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Facebook MMOgraphy: First impression of vampire MMO City of Eternals

Dan O'Halloran

Every two weeks, Facebook MMOgraphy brings you the latest news, guides and analysis about MMOs on Facebook and Facebook apps associated with MMOs.

Twilight jokes aside, vampire MMOs are among us. Free-to-play Dark Eden and Reign of Blood are already out. IGG's Moonlight Online is due later this year and Spacetime Studios, developer of 3D action MMORPG iPhone app Pocket Legends, has Empire of Night in the works. And earlier this year, ohai Studios debuted their free-to-play vampire MMO, City of Eternals, both on their own site and on Facebook.

City of Eternals is the only MMORPG on Facebook that is really like an MMORPG. Quests, factions, crafting, equipment that needs regular upgrading and other recognizable features are there. But more than that is the fact that the game places you in the same virtual space with other players. This isn't a trading card game with a chat interface or a single player RPG that allows you to use your Facebook friends to accomplish tasks in-game whether or not they are online. In CoE you actually run past other players. For that, the game gets points. Unfortunately, many of the game systems are confusing and the quest flow is a mess. Read on for more first impressions!

Game overview

When the game starts, you are jumped in an alleyway by impossibly fast assailants and life as you know it is over. You wake up in a graveyard as one of the pale, but fashionably-conscious undead. Your first mission introduces you to combat, which can be initiated by clicking on one of the local zombies who fold before you can find your skill bar. You are then sent to your personal house where you can pick a new outfit and sent out on your first quest in New Valencia.

The house and clothing part is introduced very early in the game because CoE, like other free-to-play titles, makes its money on microtransactions. And, let's face it, no one plays a vampire MMO to look dirty and live in a dank crypt. ohai Studios wants you to buy hip furniture for your swanky pad, flashy clothes for your avatar and more. You can get by without these things as they are mostly cosmetic, but if you want to progress faster in the game you can do so by laying down some real world coin. There is in-game currency as well that will get you the basics, but it's like a vampire surviving on synthetic blood: adequate, but not fulfilling.

Game features

The strong points of the game are many. A friendly bat companion helps you through the game with helpful advice and updates. The quest givers and merchants are clearly marked with symbols above their heads. And the 3D world is very immersive, especially for a Flash game. Players with any previous MMORPG experience will pick up on the systems in the game quite quickly.

Skill customization as you level will allow you to specialize in the standard group roles (tank, dps, healing, etc.) and equipment upgrades will help with the fights. Combat itself is basic autoattack plus hotkeyed attacks that build up blood energy to be used to fuel more powerful skills. As with any 3D combat game, you must be careful to position yourself to avoid adds.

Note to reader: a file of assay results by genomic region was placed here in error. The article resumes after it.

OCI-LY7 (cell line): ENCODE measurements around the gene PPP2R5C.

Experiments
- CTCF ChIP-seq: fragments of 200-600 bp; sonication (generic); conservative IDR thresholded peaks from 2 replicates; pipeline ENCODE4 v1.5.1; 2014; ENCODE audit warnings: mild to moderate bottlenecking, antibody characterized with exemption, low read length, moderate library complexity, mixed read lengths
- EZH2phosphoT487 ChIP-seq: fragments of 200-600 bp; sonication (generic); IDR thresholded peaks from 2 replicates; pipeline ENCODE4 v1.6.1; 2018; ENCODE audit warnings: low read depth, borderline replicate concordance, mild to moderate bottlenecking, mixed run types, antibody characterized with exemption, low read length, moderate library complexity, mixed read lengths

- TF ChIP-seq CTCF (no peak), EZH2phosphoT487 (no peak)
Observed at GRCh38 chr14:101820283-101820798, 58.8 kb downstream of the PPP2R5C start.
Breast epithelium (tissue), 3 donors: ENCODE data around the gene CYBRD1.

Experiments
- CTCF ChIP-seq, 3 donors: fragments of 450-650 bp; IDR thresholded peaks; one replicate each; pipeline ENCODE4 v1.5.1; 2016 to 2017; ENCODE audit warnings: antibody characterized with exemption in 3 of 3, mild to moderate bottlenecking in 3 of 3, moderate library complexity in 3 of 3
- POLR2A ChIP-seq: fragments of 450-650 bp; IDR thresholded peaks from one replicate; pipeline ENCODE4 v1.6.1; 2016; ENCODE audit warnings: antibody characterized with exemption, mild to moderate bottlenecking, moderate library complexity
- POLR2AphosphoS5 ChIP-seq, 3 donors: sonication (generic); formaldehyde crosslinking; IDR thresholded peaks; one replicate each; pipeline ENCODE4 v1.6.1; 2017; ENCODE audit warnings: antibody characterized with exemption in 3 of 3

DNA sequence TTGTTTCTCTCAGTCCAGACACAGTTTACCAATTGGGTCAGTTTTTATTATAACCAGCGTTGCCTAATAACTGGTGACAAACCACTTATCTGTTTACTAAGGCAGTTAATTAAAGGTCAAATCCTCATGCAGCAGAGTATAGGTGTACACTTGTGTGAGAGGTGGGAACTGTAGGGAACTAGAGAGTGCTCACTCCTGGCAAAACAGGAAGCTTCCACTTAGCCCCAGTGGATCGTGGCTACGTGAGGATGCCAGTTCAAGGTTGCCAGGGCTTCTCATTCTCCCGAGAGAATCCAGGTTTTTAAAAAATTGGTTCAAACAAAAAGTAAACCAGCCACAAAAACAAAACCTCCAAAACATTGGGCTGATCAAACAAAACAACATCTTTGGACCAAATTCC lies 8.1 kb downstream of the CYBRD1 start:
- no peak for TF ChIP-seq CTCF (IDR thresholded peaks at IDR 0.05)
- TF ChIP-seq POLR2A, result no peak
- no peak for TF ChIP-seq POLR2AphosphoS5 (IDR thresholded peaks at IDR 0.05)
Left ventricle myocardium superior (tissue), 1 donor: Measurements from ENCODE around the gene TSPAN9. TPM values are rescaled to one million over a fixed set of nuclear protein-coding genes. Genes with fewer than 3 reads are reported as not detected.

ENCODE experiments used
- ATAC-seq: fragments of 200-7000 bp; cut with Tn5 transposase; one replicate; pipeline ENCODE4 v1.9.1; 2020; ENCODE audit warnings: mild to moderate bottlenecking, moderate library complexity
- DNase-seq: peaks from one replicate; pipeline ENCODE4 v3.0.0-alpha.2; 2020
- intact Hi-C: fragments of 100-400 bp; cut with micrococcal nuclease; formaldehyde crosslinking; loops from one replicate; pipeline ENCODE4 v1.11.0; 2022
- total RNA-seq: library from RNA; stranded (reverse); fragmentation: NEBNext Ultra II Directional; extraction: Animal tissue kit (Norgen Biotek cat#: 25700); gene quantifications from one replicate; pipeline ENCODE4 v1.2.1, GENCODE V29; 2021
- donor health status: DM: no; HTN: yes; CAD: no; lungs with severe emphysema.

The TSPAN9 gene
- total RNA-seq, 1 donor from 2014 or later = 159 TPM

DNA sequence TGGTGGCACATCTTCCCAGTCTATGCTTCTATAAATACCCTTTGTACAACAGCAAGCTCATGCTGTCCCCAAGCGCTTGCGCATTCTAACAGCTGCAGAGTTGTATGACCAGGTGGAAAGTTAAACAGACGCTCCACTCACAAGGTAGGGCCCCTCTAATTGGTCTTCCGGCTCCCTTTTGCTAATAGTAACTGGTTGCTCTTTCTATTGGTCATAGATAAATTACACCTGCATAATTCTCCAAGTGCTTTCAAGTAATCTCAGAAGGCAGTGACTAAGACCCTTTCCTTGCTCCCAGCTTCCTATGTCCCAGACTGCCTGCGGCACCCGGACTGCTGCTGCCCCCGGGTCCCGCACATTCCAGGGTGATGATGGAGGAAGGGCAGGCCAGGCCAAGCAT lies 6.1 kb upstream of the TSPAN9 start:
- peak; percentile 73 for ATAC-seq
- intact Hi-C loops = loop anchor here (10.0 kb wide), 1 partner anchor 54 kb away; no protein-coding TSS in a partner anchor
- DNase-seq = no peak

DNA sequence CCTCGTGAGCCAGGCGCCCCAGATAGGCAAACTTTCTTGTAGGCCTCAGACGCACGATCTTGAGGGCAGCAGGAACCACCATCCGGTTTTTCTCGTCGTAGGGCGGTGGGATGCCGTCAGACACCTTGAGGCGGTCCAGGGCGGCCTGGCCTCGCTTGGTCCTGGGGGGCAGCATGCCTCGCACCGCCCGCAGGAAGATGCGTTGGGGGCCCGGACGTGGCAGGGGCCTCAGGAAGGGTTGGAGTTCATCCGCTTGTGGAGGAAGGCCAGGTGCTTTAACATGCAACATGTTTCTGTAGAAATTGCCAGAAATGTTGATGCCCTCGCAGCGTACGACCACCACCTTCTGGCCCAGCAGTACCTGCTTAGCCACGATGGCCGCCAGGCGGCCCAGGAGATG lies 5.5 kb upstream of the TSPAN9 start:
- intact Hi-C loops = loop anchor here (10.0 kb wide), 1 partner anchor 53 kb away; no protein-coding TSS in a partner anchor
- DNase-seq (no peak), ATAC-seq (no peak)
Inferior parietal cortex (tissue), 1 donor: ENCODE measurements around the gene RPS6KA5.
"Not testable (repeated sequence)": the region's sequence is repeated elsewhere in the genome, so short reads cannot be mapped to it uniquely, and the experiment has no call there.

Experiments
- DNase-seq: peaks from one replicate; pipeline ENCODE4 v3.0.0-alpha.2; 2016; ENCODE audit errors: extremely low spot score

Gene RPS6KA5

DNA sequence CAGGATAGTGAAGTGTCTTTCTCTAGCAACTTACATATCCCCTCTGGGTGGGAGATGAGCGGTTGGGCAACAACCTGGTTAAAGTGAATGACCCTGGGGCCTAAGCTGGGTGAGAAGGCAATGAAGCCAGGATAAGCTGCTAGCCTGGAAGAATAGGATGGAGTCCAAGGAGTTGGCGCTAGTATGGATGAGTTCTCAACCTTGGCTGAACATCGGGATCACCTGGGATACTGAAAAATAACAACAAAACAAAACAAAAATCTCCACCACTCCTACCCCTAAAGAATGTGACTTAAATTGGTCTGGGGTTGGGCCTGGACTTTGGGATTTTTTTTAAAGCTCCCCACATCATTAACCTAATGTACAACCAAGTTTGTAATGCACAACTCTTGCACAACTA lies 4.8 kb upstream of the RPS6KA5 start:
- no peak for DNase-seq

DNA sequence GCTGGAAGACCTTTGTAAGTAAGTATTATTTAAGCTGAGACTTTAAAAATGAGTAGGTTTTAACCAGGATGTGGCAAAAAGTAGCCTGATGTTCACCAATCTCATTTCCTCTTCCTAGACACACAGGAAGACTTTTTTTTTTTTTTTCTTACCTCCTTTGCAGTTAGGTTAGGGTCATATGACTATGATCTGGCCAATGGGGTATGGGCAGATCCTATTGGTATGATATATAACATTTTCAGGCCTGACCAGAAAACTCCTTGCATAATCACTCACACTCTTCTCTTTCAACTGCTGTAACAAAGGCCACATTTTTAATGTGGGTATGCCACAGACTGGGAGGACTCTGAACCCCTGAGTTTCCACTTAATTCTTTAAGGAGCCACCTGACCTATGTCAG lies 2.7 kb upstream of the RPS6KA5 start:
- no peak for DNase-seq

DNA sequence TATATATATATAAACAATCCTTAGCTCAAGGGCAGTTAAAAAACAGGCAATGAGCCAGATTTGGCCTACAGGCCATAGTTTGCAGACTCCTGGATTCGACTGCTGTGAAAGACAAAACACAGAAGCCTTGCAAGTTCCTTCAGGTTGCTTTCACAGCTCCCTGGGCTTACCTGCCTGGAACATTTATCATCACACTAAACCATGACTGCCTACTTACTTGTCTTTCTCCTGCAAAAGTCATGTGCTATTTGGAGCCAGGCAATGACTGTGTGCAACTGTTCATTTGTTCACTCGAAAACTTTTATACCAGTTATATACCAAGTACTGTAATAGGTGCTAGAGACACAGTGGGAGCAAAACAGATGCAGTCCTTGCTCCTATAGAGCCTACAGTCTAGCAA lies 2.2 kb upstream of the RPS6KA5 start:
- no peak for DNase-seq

This wouldn't be a Facebook game without being able to use your friends list to help. You can pull in your Facebook friends as Minions, promote them to special positions and send them on missions. These missions take place on a timer in the background and when finished, yield rewards you can collect. The more friends you have as minions, the better the mission selection and rewards. Fortunately, you can actually group with your Facebook friends in the game and not just use them as mindless slave labor.
Game weaknesses

I know this game is technically in beta, but the developers are still taking your money through the cash shop so I feel justified in pointing out some glaring flaws in its current incarnation.

The quest progression is horrendous. One of the first combat quests you receive sends your level 7 vamp into a back alley filled with level 12 gargoyles. Other quests send you into private instances where the level of the mob is scaled to your level, but it scales high. If more than one attacks you, you're dead. Even with one-on-one combat, you're often forced to quaff a health potion mid-fight to survive. Other quests send you into the far reaches of the city which, once again, puts you in harm's way of mobs far more powerful than you to get to the quest mob which, surprise, is far more powerful than you.

The crafting system is a bit of a mystery. You can only choose one harvest skill upfront and one production crafting skill. But the beginning crafts require too many random ingredients that you have no idea how to find. And the crafting components you do get in-game have no description letting you know what recipes they can be used for.


Though the game is the best example of a traditional MMORPG currently on Facebook, it needs a great deal of polish and balancing before players should consider spending money in it. There are plenty of free-to-play games out there these days to engage and entertain you. In a way, it's admirable that the developers put intricate systems into the game to give it depth and complexity, but they need to find a smoother way to introduce the player base to those systems. Or else the kinds of impressions players will share with their Facebook friends about City of Eternals will not be the ones ohai is looking for.

Dan O'Halloran covers the emerging fields of mobile and Facebook MMOs for Massively. For suggestions or tips, send an email to dano at massively dot com.

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